[…] so much chaos in my work actually came from the city. When I work in my studio in Mumbai, there are lots of elements, of decay, of life, of chaos. It’s a double-edged condition when you see development in the making – you see growth but decay, you see modern skyscrapers but the mushrooming of slums, etc. It is the dichotomy which existed within us and outside us as well. Here, it seems to be no chaos but an internal chaos is there in the forest. A construction and deconstruction cycle is taking place. As an artist, I am constantly confronted with the idea of creativity, of how the natural elements or conditions affect the manufactured work.
As an artist, Hema Upadhyay is not just interested in the exact reproduction of a miniature slum. Dream a Wish – Wish a Dream (2006) and Where the Bees Suck (2009) deal with the aesthetics of the slums, while subtly delivering a deep knowledge of the socio-economic structure and social hierarchy underneath the urban texture.
Returning to Upadhyay’s interview with Selina Ting, the artist expands on the creative process framing the slum-inspired installations,
When I looked at the architecture, the set up of the area, the form and colours they created, I am seeing surrealism, conceptual art and Arte Povera. But it’s their home. When I pass the area everyday on my way to work, I took the part of a voyeur to spy into their life. I am dealing with the dichotomy of social hierarchy and the whole idea voyeurism where I take the protagonists as the performers. They become the objects for me. So as an artist, how do I relate to these images without an exhibition space? They are not arrangements; they are part of their daily basic life. How could I bring them out in the work? How’s the whole hierarchy between high art and low art? I think that’s the main concern for me. When people come to see my exhibition, then they immediately think that I am talking about politics, I am not. This is the way I look at things.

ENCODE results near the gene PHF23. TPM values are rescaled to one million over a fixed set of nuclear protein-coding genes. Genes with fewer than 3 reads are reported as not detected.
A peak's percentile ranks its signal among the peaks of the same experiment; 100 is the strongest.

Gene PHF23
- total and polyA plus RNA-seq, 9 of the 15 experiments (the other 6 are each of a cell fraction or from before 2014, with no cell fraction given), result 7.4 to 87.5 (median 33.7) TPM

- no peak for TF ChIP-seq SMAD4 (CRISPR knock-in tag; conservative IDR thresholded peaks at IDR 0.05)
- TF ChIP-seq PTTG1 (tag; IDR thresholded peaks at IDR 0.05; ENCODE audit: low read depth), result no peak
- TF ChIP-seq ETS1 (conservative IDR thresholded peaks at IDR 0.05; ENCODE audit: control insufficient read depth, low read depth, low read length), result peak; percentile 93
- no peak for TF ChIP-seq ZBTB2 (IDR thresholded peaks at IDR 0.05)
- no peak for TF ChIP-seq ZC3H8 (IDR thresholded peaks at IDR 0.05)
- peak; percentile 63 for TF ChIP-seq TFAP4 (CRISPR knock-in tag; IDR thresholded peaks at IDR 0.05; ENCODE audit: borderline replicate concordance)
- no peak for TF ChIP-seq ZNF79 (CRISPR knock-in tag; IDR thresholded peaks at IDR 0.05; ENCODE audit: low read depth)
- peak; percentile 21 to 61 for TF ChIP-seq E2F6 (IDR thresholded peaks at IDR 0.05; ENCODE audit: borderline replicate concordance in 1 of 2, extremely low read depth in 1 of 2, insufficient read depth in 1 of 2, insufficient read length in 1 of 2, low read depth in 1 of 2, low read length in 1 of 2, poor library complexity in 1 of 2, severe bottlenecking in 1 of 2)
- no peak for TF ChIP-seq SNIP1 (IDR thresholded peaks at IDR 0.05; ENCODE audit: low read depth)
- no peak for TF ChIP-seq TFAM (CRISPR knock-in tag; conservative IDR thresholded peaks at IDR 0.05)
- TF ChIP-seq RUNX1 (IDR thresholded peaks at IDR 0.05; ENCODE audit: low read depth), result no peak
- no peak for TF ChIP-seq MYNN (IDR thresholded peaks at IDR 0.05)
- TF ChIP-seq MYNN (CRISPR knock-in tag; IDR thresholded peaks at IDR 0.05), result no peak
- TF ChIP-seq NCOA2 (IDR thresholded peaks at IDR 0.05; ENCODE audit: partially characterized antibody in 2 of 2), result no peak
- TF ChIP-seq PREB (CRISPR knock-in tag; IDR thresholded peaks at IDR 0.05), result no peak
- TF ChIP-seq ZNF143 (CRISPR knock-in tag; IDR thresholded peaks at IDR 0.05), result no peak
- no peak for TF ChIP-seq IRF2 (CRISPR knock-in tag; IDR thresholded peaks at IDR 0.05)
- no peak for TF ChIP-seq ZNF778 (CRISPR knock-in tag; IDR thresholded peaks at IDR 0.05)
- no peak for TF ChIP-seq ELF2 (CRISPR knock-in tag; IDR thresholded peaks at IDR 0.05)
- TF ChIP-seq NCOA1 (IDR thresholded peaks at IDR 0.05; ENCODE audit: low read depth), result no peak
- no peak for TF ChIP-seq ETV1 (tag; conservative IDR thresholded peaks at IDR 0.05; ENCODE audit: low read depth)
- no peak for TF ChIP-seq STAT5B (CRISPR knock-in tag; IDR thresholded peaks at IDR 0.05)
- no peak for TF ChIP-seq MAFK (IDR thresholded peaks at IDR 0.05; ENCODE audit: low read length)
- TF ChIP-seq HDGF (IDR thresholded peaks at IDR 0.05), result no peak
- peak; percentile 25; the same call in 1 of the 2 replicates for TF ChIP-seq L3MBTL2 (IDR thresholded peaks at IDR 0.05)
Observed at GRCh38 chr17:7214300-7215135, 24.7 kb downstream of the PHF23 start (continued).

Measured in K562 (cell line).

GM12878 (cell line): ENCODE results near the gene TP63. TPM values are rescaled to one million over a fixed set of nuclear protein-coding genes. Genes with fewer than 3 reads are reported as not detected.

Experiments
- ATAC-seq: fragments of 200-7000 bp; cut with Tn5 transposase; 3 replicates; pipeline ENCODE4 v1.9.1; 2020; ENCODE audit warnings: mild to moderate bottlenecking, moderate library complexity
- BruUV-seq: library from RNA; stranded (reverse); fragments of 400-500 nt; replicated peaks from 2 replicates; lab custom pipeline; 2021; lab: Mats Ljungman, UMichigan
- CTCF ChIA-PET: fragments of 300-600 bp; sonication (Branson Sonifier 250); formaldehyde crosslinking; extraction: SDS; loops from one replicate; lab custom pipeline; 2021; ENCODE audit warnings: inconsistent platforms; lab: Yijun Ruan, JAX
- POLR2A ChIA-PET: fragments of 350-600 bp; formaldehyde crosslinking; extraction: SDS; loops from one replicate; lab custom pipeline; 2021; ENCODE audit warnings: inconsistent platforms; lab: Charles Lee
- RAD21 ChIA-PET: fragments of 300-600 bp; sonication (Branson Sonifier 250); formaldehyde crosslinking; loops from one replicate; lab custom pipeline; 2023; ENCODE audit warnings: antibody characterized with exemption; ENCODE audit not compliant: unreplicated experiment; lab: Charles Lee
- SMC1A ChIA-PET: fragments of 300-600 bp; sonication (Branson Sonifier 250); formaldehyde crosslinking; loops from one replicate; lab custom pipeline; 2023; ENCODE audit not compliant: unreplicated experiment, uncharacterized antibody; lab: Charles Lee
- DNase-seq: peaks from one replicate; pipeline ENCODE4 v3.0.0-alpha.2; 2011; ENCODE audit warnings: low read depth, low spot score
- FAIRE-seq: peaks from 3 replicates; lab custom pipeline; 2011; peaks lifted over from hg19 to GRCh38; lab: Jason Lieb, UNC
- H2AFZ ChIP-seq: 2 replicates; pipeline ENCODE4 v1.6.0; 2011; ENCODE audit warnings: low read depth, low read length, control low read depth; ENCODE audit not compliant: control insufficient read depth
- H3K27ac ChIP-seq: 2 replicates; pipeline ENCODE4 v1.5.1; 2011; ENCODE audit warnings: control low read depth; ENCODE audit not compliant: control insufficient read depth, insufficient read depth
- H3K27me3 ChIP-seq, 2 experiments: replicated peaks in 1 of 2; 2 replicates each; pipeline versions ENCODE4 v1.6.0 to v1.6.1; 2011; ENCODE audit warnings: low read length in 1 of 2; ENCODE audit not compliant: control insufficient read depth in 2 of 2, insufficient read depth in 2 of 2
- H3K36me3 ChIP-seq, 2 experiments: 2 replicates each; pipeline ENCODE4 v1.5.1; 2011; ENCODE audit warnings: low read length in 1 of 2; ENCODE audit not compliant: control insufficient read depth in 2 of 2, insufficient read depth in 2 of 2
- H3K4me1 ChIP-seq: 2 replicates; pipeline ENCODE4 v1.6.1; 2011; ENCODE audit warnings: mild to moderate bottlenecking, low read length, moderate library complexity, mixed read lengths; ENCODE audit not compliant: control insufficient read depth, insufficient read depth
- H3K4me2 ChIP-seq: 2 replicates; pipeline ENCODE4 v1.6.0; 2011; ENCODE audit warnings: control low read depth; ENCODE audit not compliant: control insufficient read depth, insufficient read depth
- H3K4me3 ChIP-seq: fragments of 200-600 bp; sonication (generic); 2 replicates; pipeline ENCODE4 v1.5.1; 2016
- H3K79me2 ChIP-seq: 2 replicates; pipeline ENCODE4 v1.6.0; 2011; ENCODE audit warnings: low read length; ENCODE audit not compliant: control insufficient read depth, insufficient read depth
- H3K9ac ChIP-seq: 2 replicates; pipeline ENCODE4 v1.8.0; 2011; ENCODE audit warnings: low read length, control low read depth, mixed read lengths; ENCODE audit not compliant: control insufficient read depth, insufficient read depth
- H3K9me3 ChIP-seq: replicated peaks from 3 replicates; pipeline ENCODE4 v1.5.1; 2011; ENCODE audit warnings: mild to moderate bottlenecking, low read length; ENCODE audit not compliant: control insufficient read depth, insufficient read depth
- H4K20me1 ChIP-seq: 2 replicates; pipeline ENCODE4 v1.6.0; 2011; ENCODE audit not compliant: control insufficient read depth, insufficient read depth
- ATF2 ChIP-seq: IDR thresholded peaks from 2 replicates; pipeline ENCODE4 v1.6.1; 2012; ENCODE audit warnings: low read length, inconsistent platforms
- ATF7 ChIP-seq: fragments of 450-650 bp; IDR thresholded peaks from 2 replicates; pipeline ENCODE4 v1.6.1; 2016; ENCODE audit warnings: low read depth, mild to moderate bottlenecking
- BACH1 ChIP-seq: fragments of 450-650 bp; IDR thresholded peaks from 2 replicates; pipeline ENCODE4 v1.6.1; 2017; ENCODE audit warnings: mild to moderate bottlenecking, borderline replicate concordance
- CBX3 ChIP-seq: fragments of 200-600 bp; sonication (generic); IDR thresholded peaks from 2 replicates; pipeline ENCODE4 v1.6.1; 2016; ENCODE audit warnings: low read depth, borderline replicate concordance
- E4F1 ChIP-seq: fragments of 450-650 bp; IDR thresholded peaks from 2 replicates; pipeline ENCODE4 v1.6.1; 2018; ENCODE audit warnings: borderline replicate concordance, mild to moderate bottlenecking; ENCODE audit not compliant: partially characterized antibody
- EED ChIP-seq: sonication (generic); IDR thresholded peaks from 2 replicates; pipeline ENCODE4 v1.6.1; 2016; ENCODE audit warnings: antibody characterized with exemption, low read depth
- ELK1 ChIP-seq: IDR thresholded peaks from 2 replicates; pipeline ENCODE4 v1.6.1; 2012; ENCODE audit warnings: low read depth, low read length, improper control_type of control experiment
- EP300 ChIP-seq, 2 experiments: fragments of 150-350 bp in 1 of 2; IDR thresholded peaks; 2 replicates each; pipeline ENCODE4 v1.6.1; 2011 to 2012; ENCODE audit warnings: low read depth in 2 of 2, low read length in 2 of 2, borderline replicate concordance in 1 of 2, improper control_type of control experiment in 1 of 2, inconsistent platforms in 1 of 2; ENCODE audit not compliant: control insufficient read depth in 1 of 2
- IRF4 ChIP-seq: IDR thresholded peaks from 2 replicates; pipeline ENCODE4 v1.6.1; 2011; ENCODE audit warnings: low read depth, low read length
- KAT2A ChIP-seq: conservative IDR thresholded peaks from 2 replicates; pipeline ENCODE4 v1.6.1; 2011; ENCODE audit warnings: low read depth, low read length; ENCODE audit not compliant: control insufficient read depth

The city of Mumbai has clearly influenced Hema Upadhyay’s work. However, her installations don’t just talk about displacement, they also investigate on the theme of identity and multiplicity. As critic and art historian Zehra Jumabhoy writes in Scroll.in, the artist “fashioned an identity that typified the “new India”, commenting on the radically altering face of its globalising cities”.
Modernization (2013-2014) was mounted at Mumbai Chemould Prescott Road on the occasion of her solo exhibition “Fish in A Dead Landscape” (23 September – 7 November 2014). This large scale work taking over the ground floor of the gallery space is an aerial view of the slum area. It does speak of urbanisation, migration and landscape, depicting the multiplicity of language, ethnicity, religion and culture, while spreading the artist’s personal understanding of a developing city where uncontrolled is the urban expansion.
According to a text published on Chemould Prescott Road’s website, the installation Modernization has been further explained thus:
[Hema Upadhyay] meticulously references and cuts from The World Encyclopedia, creating textures and juxtapositions on painted backgrounds. The much-recognised 18th century Japanese ukiyo-e printmaker, Hokusai’s “The Great Wave” is recreated using vast texts on migration. The city of Bombay where Hema came as a young “migrant artist” from hometown Baroda, form the backdrop for these conversations that exist and co-exist in her work.
Hema Upadhyay’s position of a voyeur flying over the city recalls that of birds. In her work, they would rather be a migratory flock, seasonally moving from one place to another. The installation The Princesses’ Rusted Belt (2011) confirms the artist’s engagement with the history of the city, drawing inspiration from the facts of Girangaon, the mill village located in central Mumbai. With over 130 textile mills, this area contributed to the growth and prosperity of the city until the 1980s, when all the factories were shut down. The installation consists of a long shelf of handmade wisdom-bearing birds placed side by side creating a messy multitude struggling to survive. The work speaks of mass displacement and changing economics, without losing Upadhyay’s genuinely delicate and joyful approach to the occurrences of her native country.